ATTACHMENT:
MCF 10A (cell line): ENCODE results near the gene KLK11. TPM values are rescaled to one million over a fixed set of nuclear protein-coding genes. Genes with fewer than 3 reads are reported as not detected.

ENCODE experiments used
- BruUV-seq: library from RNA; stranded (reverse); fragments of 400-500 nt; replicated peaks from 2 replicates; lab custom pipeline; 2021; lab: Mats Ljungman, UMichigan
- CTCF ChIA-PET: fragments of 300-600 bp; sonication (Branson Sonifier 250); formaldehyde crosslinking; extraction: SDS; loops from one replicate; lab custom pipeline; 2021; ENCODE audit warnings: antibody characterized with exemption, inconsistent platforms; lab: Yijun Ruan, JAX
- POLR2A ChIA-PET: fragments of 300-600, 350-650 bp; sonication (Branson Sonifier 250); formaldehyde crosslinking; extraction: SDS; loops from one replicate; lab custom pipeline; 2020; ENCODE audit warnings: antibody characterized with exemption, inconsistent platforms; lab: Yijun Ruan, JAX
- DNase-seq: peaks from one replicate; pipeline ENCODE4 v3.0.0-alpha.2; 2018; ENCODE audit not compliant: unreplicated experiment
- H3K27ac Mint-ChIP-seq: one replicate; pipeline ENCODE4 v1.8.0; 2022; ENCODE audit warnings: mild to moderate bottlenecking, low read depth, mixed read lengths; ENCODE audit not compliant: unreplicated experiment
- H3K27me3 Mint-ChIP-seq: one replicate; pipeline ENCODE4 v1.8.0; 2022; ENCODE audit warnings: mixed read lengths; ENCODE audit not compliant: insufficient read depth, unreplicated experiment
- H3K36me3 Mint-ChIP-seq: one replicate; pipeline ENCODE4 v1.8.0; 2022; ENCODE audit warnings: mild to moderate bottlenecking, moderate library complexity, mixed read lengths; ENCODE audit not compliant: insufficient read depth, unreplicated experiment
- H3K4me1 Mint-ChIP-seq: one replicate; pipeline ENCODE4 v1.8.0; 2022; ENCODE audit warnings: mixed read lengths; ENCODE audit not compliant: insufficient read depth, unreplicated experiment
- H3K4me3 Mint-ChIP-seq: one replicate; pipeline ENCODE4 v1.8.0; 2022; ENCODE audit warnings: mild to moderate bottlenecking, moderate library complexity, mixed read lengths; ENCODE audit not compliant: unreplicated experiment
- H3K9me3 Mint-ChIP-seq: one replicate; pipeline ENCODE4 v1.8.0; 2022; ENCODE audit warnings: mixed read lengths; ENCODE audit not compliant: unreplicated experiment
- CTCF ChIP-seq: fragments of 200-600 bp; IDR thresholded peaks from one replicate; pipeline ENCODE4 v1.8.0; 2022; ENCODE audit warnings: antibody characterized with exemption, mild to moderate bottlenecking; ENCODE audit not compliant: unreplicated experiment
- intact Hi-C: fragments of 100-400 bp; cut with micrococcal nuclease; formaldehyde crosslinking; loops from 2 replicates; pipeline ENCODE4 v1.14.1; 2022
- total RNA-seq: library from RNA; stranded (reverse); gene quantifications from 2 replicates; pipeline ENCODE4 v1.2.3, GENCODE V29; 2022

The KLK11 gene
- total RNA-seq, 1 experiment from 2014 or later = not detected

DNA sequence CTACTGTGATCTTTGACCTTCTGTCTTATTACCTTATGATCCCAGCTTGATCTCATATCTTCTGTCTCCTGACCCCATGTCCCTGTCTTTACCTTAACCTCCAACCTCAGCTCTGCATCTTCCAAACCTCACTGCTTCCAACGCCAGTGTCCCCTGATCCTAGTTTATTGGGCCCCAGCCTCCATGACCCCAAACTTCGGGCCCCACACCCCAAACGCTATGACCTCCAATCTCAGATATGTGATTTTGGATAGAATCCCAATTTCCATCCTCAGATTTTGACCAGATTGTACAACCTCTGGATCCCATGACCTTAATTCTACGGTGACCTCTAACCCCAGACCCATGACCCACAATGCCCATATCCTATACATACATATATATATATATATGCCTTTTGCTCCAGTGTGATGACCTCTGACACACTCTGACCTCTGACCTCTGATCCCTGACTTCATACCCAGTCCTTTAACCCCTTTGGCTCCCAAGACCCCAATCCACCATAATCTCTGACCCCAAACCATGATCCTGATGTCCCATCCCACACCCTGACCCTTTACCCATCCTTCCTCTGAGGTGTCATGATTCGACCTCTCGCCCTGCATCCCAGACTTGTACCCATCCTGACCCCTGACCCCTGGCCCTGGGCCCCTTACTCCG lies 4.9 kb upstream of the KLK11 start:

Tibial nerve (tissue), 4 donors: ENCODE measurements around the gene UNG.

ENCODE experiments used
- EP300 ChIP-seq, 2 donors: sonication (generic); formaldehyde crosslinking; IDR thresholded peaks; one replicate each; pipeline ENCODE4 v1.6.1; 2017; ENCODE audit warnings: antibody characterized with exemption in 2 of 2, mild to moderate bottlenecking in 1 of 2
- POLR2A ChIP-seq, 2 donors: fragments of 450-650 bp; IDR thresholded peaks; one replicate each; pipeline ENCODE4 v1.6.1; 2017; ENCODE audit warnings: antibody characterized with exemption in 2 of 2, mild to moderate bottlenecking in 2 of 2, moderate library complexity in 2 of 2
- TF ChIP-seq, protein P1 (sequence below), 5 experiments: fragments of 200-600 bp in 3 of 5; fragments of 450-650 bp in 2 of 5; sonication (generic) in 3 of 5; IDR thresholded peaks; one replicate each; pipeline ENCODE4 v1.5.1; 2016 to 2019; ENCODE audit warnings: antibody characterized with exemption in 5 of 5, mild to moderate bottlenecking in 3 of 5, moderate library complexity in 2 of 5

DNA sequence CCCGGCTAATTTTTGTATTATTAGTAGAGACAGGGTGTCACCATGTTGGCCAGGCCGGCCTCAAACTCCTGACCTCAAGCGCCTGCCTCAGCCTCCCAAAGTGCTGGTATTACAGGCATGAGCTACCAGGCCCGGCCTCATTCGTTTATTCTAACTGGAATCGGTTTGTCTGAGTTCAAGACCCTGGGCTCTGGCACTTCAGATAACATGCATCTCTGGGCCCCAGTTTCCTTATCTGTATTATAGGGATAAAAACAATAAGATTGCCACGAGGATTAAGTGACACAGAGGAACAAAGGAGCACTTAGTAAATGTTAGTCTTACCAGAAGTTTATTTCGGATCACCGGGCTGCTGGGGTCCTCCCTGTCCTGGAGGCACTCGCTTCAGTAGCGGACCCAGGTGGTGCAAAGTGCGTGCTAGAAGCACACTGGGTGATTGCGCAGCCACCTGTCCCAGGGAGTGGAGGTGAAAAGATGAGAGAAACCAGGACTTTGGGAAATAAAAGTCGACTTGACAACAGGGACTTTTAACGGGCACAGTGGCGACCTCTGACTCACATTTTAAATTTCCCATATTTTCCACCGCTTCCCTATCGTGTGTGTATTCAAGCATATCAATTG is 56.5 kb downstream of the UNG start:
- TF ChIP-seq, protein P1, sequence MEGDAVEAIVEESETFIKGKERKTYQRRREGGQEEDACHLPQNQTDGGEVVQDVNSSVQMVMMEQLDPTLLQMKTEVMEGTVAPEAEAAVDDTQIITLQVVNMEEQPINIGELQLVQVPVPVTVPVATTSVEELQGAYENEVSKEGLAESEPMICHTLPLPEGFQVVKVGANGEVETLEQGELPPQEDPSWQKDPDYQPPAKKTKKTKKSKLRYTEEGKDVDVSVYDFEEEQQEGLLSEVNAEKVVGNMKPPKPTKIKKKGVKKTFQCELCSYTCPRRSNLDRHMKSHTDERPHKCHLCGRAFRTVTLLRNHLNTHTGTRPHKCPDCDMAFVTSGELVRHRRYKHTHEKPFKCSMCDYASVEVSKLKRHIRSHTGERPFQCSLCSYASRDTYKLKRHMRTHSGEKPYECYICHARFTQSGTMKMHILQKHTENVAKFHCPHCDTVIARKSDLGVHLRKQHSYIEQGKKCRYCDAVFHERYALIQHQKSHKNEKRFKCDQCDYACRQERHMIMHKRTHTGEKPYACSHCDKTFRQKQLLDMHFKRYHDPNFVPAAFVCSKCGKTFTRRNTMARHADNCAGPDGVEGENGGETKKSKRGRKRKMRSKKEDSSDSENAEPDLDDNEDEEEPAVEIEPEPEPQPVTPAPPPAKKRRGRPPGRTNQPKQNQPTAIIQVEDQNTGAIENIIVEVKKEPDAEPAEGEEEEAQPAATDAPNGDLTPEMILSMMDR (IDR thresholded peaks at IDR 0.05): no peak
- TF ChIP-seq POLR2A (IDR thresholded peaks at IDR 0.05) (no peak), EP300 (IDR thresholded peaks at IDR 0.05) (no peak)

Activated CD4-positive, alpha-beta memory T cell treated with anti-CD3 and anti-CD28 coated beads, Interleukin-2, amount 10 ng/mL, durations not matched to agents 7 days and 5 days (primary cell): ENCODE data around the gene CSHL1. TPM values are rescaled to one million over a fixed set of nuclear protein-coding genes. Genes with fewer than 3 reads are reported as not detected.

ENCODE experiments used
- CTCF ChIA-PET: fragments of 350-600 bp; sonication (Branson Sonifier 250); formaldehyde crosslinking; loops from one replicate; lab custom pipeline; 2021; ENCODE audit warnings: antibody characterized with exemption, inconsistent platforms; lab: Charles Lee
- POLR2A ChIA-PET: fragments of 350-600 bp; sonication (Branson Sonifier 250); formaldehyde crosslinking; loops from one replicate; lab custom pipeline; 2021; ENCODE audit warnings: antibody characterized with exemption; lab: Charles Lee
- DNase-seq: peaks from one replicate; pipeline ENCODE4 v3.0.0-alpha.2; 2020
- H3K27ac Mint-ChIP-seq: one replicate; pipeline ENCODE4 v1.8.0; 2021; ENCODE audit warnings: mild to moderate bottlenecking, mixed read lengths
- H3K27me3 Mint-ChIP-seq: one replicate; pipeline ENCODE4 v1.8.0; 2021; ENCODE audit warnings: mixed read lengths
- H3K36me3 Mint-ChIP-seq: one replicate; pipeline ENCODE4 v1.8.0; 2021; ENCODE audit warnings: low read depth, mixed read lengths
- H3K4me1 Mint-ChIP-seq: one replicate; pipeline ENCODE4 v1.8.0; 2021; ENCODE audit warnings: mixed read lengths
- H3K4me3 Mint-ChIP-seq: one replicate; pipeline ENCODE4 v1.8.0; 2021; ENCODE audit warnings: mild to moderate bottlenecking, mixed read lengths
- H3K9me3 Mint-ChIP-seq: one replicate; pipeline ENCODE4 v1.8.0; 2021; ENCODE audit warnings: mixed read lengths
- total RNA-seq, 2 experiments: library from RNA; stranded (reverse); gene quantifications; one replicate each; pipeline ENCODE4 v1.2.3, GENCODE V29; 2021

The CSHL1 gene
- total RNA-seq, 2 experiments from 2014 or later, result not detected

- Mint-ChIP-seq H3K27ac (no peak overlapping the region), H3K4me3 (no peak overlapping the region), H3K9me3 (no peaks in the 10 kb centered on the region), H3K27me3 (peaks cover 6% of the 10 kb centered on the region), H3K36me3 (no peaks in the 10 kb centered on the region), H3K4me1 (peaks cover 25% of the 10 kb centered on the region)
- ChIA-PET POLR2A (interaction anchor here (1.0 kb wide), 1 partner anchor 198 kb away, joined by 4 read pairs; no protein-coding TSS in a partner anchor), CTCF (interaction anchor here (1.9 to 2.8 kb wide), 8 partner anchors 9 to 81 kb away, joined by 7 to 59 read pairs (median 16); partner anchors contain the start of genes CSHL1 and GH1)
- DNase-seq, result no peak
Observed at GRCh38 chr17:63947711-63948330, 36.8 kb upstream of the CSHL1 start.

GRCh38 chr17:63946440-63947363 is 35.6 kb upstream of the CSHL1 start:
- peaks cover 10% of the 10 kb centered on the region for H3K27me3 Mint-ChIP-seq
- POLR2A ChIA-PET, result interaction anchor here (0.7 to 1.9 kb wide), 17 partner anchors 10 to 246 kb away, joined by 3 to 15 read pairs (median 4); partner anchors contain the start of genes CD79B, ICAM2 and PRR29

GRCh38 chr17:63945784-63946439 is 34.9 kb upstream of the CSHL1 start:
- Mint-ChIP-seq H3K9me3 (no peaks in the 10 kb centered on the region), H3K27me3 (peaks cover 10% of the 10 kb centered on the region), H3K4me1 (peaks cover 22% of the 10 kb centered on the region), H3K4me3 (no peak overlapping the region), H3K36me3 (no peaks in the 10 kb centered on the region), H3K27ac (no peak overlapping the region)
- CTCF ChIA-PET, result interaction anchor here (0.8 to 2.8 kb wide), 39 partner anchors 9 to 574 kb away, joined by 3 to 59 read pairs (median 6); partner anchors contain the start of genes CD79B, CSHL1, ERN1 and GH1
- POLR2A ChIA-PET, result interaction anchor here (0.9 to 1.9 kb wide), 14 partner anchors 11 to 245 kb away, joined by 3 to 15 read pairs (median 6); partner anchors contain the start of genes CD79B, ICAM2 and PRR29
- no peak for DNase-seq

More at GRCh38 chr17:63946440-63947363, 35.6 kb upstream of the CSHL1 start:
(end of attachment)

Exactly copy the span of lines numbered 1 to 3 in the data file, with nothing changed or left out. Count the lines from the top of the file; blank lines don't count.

MCF 10A (cell line): ENCODE results near the gene KLK11. TPM values are rescaled to one million over a fixed set of nuclear protein-coding genes. Genes with fewer than 3 reads are reported as not detected.

ENCODE experiments used
- BruUV-seq: library from RNA; stranded (reverse); fragments of 400-500 nt; replicated peaks from 2 replicates; lab custom pipeline; 2021; lab: Mats Ljungman, UMichigan